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Parameterized runtime analysis seeks to understand the influence of problem structure on algorithmic runtime. In this paper, we contribute to the theoretical understanding of evolutionary algorithms and carry out a parameterized analysis of evolutionary algorithms for the Euclidean traveling salesperson problem (Euclidean TSP). We investigate the structural properties in TSP instances that influence the optimization process of evolutionary algorithms and use this information to bound their runtime. We analyze the runtime in dependence of the number of inner points k . In the first part of the paper, we study a EA in a strictly black box setting and show that it can solve the Euclidean TSP in expected time where A is a function of the minimum angle between any three points. Based on insights provided by the analysis, we improve this upper bound by introducing a mixed mutation strategy that incorporates both 2-opt moves and permutation jumps. This strategy improves the upper bound to . In the second part of the paper, we use the information gained in the analysis to incorporate domain knowledge to design two fixed-parameter tractable (FPT) evolutionary algorithms for the planar Euclidean TSP. We first develop a EA based on an analysis by M. Theile, 2009, ”Exact solutions to the traveling salesperson problem by a population-based evolutionary algorithm,” Lecture notes in computer science , Vol. 5482 (pp. 145–155), that solves the TSP with k inner points in generations with probability . We then design a EA that incorporates a dynamic programming step into the fitness evaluation. We prove that a variant of this evolutionary algorithm using 2-opt mutation solves the problem after steps in expectation with a cost of for each fitness evaluation. Abstract Parameterized runtime analysis seeks to understand the influence of problem structure on algorithmic runtime. In this paper, we contribute to the theoretical understanding of evolutionary algorithms and carry out a parameterized analysis of evolutionary algorithms for the Euclidean traveling salesperson problem (Euclidean TSP). We investigate the structural properties in TSP instances that influence the optimization process of evolutionary algorithms and use this information to bound their runtime. We analyze the runtime in dependence of the number of inner points k . In the first part of the paper, we study a EA in a strictly black box setting and show that it can solve the Euclidean TSP in expected time where A is a function of the minimum angle between any three points. Based on insights provided by the analysis, we improve this upper bound by introducing a mixed mutation strategy that incorporates both 2-opt moves and permutation jumps. This strategy improves the upper bound to . In the second part of the paper, we use the information gained in the analysis to incorporate domain knowledge to design two fixed-parameter tractable (FPT) evolutionary algorithms for the planar Euclidean TSP. We first develop a EA based on an analysis by M. Theile, 2009, ”Exact solutions to the traveling salesperson problem by a population-based evolutionary algorithm,” Lecture notes in computer science , Vol. 5482 (pp. 145–155), that solves the TSP with k inner points in generations with probability . We then design a EA that incorporates a dynamic programming step into the fitness evaluation. We prove that a variant of this evolutionary algorithm using 2-opt mutation solves the problem after steps in expectation with a cost of for each fitness evaluation. Abstract Parameterized runtime analysis seeks to understand the influence of problem structure on algorithmic runtime. In this paper, we contribute to the theoretical understanding of evolutionary algorithms and carry out a parameterized analysis of evolutionary algorithms for the Euclidean traveling salesperson problem (Euclidean TSP). We investigate the structural properties in TSP instances that influence the optimization process of evolutionary algorithms and use this information to bound their runtime. We analyze the runtime in dependence of the number of inner points k . In the first part of the paper, we study a EA in a strictly black box setting and show that it can solve the Euclidean TSP in expected time where A is a function of the minimum angle between any three points. Based on insights provided by the analysis, we improve this upper bound by introducing a mixed mutation strategy that incorporates both 2-opt moves and permutation jumps. This strategy improves the upper bound to . In the second part of the paper, we use the information gained in the analysis to incorporate domain knowledge to design two fixed-parameter tractable (FPT) evolutionary algorithms for the planar Euclidean TSP. We first develop a EA based on an analysis by M. Theile, 2009, ”Exact solutions to the traveling salesperson problem by a population-based evolutionary algorithm,” Lecture notes in computer science , Vol. 5482 (pp. 145–155), that solves the TSP with k inner points in generations with probability . We then design a EA that incorporates a dynamic programming step into the fitness evaluation. We prove that a variant of this evolutionary algorithm using 2-opt mutation solves the problem after steps in expectation with a cost of for each fitness evaluation. Abstract Parameterized runtime analysis seeks to understand the influence of problem structure on algorithmic runtime. In this paper, we contribute to the theoretical understanding of evolutionary algorithms and carry out a parameterized analysis of evolutionary algorithms for the Euclidean traveling salesperson problem (Euclidean TSP). We investigate the structural properties in TSP instances that influence the optimization process of evolutionary algorithms and use this information to bound their runtime. We analyze the runtime in dependence of the number of inner points k . In the first part of the paper, we study a EA in a strictly black box setting and show that it can solve the Euclidean TSP in expected time where A is a function of the minimum angle between any three points. Based on insights provided by the analysis, we improve this upper bound by introducing a mixed mutation strategy that incorporates both 2-opt moves and permutation jumps. This strategy improves the upper bound to . In the second part of the paper, we use the information gained in the analysis to incorporate domain knowledge to design two fixed-parameter tractable (FPT) evolutionary algorithms for the planar Euclidean TSP. We first develop a EA based on an analysis by M. Theile, 2009, ”Exact solutions to the traveling salesperson problem by a population-based evolutionary algorithm,” Lecture notes in computer science , Vol. 5482 (pp. 145–155), that solves the TSP with k inner points in generations with probability . We then design a EA that incorporates a dynamic programming step into the fitness evaluation. We prove that a variant of this evolutionary algorithm using 2-opt mutation solves the problem after steps in expectation with a cost of for each fitness evaluation. Abstract Parameterized runtime analysis seeks to understand the influence of problem structure on algorithmic runtime. In this paper, we contribute to the theoretical understanding of evolutionary algorithms and carry out a parameterized analysis of evolutionary algorithms for the Euclidean traveling salesperson problem (Euclidean TSP). We investigate the structural properties in TSP instances that influence the optimization process of evolutionary algorithms and use this information to bound their runtime. We analyze the runtime in dependence of the number of inner points k . In the first part of the paper, we study a EA in a strictly black box setting and show that it can solve the Euclidean TSP in expected time where A is a function of the minimum angle between any three points. Based on insights provided by the analysis, we improve this upper bound by introducing a mixed mutation strategy that incorporates both 2-opt moves and permutation jumps. This strategy improves the upper bound to . In the second part of the paper, we use the information gained in the analysis to incorporate domain knowledge to design two fixed-parameter tractable (FPT) evolutionary algorithms for the planar Euclidean TSP. We first develop a EA based on an analysis by M. Theile, 2009, ”Exact solutions to the traveling salesperson problem by a population-based evolutionary algorithm,” Lecture notes in computer science , Vol. 5482 (pp. 145–155), that solves the TSP with k inner points in generations with probability . We then design a EA that incorporates a dynamic programming step into the fitness evaluation. We prove that a variant of this evolutionary algorithm using 2-opt mutation solves the problem after steps in expectation with a cost of for each fitness evaluation. Abstract Parameterized runtime analysis seeks to understand the influence of problem structure on algorithmic runtime. In this paper, we contribute to the theoretical understanding of evolutionary algorithms and carry out a parameterized analysis of evolutionary algorithms for the Euclidean traveling salesperson problem (Euclidean TSP). We investigate the structural properties in TSP instances that influence the optimization process of evolutionary algorithms and use this information to bound their runtime. We analyze the runtime in dependence of the number of inner points k . In the first part of the paper, we study a EA in a strictly black box setting and show that it can solve the Euclidean TSP in expected time where A is a function of the minimum angle between any three points. Based on insights provided by the analysis, we improve this upper bound by introducing a mixed mutation strategy that incorporates both 2-opt moves and permutation jumps. This strategy improves the upper bound to . In the second part of the paper, we use the information gained in the analysis to incorporate domain knowledge to design two fixed-parameter tractable (FPT) evolutionary algorithms for the planar Euclidean TSP. We first develop a EA based on an analysis by M. Theile, 2009, ”Exact solutions to the traveling salesperson problem by a population-based evolutionary algorithm,” Lecture notes in computer science , Vol. 5482 (pp. 145–155), that solves the TSP with k inner points in generations with probability . We then design a EA that incorporates a dynamic programming step into the fitness evaluation. We prove that a variant of this evolutionary algorithm using 2-opt mutation solves the problem after steps in expectation with a cost of for each fitness evaluation. Abstract Parameterized runtime analysis seeks to understand the influence of problem structure on algorithmic runtime. In this paper, we contribute to the theoretical understanding of evolutionary algorithms and carry out a parameterized analysis of evolutionary algorithms for the Euclidean traveling salesperson problem (Euclidean TSP). We investigate the structural properties in TSP instances that influence the optimization process of evolutionary algorithms and use this information to bound their runtime. We analyze the runtime in dependence of the number of inner points k . In the first part of the paper, we study a EA in a strictly black box setting and show that it can solve the Euclidean TSP in expected time where A is a function of the minimum angle between any three points. Based on insights provided by the analysis, we improve this upper bound by introducing a mixed mutation strategy that incorporates both 2-opt moves and permutation jumps. This strategy improves the upper bound to . In the second part of the paper, we use the information gained in the analysis to incorporate domain knowledge to design two fixed-parameter tractable (FPT) evolutionary algorithms for the planar Euclidean TSP. We first develop a EA based on an analysis by M. Theile, 2009, ”Exact solutions to the traveling salesperson problem by a population-based evolutionary algorithm,” Lecture notes in computer science , Vol. 5482 (pp. 145–155), that solves the TSP with k inner points in generations with probability . We then design a EA that incorporates a dynamic programming step into the fitness evaluation. We prove that a variant of this evolutionary algorithm using 2-opt mutation solves the problem after steps in expectation with a cost of for each fitness evaluation. Abstract Parameterized runtime analysis seeks to understand the influence of problem structure on algorithmic runtime. In this paper, we contribute to the theoretical understanding of evolutionary algorithms and carry out a parameterized analysis of evolutionary algorithms for the Euclidean traveling salesperson problem (Euclidean TSP). We investigate the structural properties in TSP instances that influence the optimization process of evolutionary algorithms and use this information to bound their runtime. We analyze the runtime in dependence of the number of inner points k . In the first part of the paper, we study a EA in a strictly black box setting and show that it can solve the Euclidean TSP in expected time where A is a function of the minimum angle between any three points. Based on insights provided by the analysis, we improve this upper bound by introducing a mixed mutation strategy that incorporates both 2-opt moves and permutation jumps. This strategy improves the upper bound to . In the second part of the paper, we use the information gained in the analysis to incorporate domain knowledge to design two fixed-parameter tractable (FPT) evolutionary algorithms for the planar Euclidean TSP. We first develop a EA based on an analysis by M. Theile, 2009, ”Exact solutions to the traveling salesperson problem by a population-based evolutionary algorithm,” Lecture notes in computer science , Vol. 5482 (pp. 145–155), that solves the TSP with k inner points in generations with probability . We then design a EA that incorporates a dynamic programming step into the fitness evaluation. We prove that a variant of this evolutionary algorithm using 2-opt mutation solves the problem after steps in expectation with a cost of for each fitness evaluation. Abstract Parameterized runtime analysis seeks to understand the influence of problem structure on algorithmic runtime. In this paper, we contribute to the theoretical understanding of evolutionary algorithms and carry out a parameterized analysis of evolutionary algorithms for the Euclidean traveling salesperson problem (Euclidean TSP). We investigate the structural properties in TSP instances that influence the optimization process of evolutionary algorithms and use this information to bound their runtime. We analyze the runtime in dependence of the number of inner points k . In the first part of the paper, we study a EA in a strictly black box setting and show that it can solve the Euclidean TSP in expected time where A is a function of the minimum angle between any three points. Based on insights provided by the analysis, we improve this upper bound by introducing a mixed mutation strategy that incorporates both 2-opt moves and permutation jumps. This strategy improves the upper bound to . In the second part of the paper, we use the information gained in the analysis to incorporate domain knowledge to design two fixed-parameter tractable (FPT) evolutionary algorithms for the planar Euclidean TSP. We first develop a EA based on an analysis by M. Theile, 2009, ”Exact solutions to the traveling salesperson problem by a population-based evolutionary algorithm,” Lecture notes in computer science , Vol. 5482 (pp. 145–155), that solves the TSP with k inner points in generations with probability . We then design a EA that incorporates a dynamic programming step into the fitness evaluation. We prove that a variant of this evolutionary algorithm using 2-opt mutation solves the problem after steps in expectation with a cost of for each fitness evaluation. Abstract Parameterized runtime analysis seeks to understand the influence of problem structure on algorithmic runtime. In this paper, we contribute to the theoretical understanding of evolutionary algorithms and carry out a parameterized analysis of evolutionary algorithms for the Euclidean traveling salesperson problem (Euclidean TSP). We investigate the structural properties in TSP instances that influence the optimization process of evolutionary algorithms and use this information to bound their runtime. We analyze the runtime in dependence of the number of inner points k . In the first part of the paper, we study a EA in a strictly black box setting and show that it can solve the Euclidean TSP in expected time where A is a function of the minimum angle between any three points. Based on insights provided by the analysis, we improve this upper bound by introducing a mixed mutation strategy that incorporates both 2-opt moves and permutation jumps. This strategy improves the upper bound to . In the second part of the paper, we use the information gained in the analysis to incorporate domain knowledge to design two fixed-parameter tractable (FPT) evolutionary algorithms for the planar Euclidean TSP. We first develop a EA based on an analysis by M. Theile, 2009, ”Exact solutions to the traveling salesperson problem by a population-based evolutionary algorithm,” Lecture notes in computer science , Vol. 5482 (pp. 145–155), that solves the TSP with k inner points in generations with probability . We then design a EA that incorporates a dynamic programming step into the fitness evaluation. We prove that a variant of this evolutionary algorithm using 2-opt mutation solves the problem after steps in expectation with a cost of for each fitness evaluation.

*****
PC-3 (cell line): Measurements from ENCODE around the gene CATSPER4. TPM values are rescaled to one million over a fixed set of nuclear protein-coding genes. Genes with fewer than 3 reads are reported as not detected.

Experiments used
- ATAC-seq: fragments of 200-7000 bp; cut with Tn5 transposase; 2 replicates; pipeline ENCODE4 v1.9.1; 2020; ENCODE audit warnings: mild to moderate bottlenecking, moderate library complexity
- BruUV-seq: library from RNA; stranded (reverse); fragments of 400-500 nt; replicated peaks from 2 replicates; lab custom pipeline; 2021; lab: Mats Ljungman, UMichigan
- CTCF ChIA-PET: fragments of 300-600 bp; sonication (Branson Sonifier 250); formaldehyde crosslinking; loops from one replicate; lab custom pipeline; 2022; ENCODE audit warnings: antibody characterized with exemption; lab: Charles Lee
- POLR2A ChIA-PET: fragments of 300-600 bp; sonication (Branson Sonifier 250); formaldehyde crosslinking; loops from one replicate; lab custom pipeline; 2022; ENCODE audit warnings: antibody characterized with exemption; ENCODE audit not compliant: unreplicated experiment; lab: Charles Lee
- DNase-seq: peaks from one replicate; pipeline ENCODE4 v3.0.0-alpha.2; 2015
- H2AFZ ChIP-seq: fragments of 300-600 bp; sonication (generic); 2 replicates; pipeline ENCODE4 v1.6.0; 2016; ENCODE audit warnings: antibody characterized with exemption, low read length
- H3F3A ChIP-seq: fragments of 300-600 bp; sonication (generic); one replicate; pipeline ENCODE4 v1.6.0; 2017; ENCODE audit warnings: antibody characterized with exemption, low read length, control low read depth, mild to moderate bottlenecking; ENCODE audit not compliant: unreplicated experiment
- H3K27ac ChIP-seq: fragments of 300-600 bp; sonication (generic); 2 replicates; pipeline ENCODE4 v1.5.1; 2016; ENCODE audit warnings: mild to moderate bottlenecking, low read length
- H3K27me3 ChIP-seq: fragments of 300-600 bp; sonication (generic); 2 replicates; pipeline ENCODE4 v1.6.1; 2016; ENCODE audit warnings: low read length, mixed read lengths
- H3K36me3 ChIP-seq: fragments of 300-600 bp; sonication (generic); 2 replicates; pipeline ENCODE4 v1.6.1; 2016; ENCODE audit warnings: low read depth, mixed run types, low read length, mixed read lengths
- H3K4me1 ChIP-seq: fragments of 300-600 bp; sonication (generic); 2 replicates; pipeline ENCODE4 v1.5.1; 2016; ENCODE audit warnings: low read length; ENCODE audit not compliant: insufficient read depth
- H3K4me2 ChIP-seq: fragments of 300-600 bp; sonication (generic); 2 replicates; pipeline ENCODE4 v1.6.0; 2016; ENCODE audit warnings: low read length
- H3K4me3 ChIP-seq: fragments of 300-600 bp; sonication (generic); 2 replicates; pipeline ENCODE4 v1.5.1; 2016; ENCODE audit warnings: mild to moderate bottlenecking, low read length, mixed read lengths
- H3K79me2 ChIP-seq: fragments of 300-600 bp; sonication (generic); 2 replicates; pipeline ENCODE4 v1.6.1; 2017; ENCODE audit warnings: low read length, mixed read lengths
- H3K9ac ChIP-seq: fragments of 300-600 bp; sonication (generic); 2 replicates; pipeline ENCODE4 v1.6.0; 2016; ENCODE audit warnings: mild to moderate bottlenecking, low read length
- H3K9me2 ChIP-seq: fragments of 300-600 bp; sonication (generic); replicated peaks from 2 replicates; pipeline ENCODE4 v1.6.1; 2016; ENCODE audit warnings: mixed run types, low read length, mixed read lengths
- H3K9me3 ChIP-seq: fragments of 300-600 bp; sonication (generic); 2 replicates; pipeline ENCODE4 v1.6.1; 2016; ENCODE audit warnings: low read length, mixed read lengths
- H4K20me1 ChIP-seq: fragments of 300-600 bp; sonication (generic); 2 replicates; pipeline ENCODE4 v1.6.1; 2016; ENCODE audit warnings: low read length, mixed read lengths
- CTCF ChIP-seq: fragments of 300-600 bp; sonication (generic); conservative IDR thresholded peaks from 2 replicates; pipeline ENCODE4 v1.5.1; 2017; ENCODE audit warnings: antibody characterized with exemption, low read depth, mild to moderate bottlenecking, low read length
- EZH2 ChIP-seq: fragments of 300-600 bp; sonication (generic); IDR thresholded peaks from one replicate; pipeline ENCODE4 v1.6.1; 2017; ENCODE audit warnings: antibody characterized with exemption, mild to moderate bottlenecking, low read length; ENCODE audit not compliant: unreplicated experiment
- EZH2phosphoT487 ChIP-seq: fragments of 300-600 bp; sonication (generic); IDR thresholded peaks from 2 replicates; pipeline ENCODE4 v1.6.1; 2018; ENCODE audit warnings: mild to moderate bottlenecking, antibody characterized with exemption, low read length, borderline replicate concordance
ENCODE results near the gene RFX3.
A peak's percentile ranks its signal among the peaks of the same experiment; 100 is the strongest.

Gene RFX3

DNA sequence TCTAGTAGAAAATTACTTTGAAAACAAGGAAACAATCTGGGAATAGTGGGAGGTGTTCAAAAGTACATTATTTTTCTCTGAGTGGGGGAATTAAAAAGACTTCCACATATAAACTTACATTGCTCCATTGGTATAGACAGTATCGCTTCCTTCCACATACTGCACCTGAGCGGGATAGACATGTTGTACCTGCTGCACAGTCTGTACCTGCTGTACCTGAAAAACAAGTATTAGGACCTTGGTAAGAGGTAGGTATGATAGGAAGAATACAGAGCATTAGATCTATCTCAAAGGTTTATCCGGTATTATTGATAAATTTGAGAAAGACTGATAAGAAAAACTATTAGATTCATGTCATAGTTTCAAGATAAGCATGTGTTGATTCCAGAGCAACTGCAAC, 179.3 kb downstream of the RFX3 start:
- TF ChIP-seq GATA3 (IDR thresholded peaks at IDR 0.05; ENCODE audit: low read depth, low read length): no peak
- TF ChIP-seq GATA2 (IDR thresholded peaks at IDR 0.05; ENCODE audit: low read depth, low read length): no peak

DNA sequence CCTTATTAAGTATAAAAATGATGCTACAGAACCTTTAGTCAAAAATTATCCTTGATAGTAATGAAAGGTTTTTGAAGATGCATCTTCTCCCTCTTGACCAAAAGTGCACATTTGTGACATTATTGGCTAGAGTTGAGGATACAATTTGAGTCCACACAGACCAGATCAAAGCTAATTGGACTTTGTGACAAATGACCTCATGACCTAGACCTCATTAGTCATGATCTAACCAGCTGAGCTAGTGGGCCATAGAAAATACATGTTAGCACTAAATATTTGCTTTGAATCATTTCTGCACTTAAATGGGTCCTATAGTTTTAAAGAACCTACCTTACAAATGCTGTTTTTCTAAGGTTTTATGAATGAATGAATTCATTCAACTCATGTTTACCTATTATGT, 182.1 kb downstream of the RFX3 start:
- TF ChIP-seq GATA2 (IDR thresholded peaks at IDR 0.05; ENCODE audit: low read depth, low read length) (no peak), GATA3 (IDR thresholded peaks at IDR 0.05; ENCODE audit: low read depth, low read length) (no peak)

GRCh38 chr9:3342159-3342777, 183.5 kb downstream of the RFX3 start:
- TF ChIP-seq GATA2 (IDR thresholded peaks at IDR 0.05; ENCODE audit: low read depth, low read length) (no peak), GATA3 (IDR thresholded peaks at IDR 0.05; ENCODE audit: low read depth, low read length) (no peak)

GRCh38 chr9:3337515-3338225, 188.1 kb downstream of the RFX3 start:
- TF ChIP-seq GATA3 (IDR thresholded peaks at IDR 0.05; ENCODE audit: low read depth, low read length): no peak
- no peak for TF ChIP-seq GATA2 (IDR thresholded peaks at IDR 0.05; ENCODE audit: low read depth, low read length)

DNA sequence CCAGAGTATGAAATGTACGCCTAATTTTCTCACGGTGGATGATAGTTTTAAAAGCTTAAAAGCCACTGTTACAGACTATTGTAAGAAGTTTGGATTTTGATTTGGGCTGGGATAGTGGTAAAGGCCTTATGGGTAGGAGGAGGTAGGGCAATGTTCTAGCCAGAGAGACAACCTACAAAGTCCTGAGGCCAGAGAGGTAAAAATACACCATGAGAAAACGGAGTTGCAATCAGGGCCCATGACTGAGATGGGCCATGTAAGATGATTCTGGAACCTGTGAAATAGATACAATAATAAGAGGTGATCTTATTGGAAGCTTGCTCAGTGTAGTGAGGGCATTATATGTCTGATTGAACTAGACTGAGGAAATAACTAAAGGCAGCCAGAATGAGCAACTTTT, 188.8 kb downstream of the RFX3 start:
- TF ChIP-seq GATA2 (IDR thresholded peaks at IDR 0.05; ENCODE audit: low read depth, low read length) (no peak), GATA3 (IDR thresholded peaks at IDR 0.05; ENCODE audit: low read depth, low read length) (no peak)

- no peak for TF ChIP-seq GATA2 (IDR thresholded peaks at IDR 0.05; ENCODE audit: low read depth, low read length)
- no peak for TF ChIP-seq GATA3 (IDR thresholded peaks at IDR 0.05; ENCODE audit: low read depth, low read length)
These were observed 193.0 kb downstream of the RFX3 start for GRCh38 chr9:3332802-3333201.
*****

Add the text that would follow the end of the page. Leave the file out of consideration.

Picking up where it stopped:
Journal Articles

Publisher: Journals Gateway

*Evolutionary Computation*(2013) 21 (4): 561–590.

Published: 01 November 2013

Abstract

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The frequency distribution of a fitness function over regions of its domain is an important quantity for understanding the behavior of algorithms that employ randomized sampling to search the function. In general, exactly characterizing this distribution is at least as hard as the search problem, since the solutions typically live in the tails of the distribution. However, in some cases it is possible to efficiently retrieve a collection of quantities (called moments ) that describe the distribution. In this paper, we consider functions of bounded epistasis that are defined over length- n strings from a finite alphabet of cardinality q . Many problems in combinatorial optimization can be specified as search problems over functions of this type. Employing Fourier analysis of functions over finite groups, we derive an efficient method for computing the exact moments of the frequency distribution of fitness functions over Hamming regions of the q -ary hypercube. We then use this approach to derive equations that describe the expected fitness of the offspring of any point undergoing uniform mutation. The results we present provide insight into the statistical structure of the fitness function for a number of combinatorial problems. For the graph coloring problem, we apply our results to efficiently compute the average number of constraint violations that lie within a certain number of steps of any coloring. We derive an expression for the mutation rate that maximizes the expected fitness of an offspring at each fitness level. We also apply the results to the slightly more complex frequency assignment problem, a relevant application in the domain of the telecommunications industry. As with the graph coloring problem, we provide formulas for the average value of the fitness function in Hamming regions around a solution and the expectation-optimal mutation rate.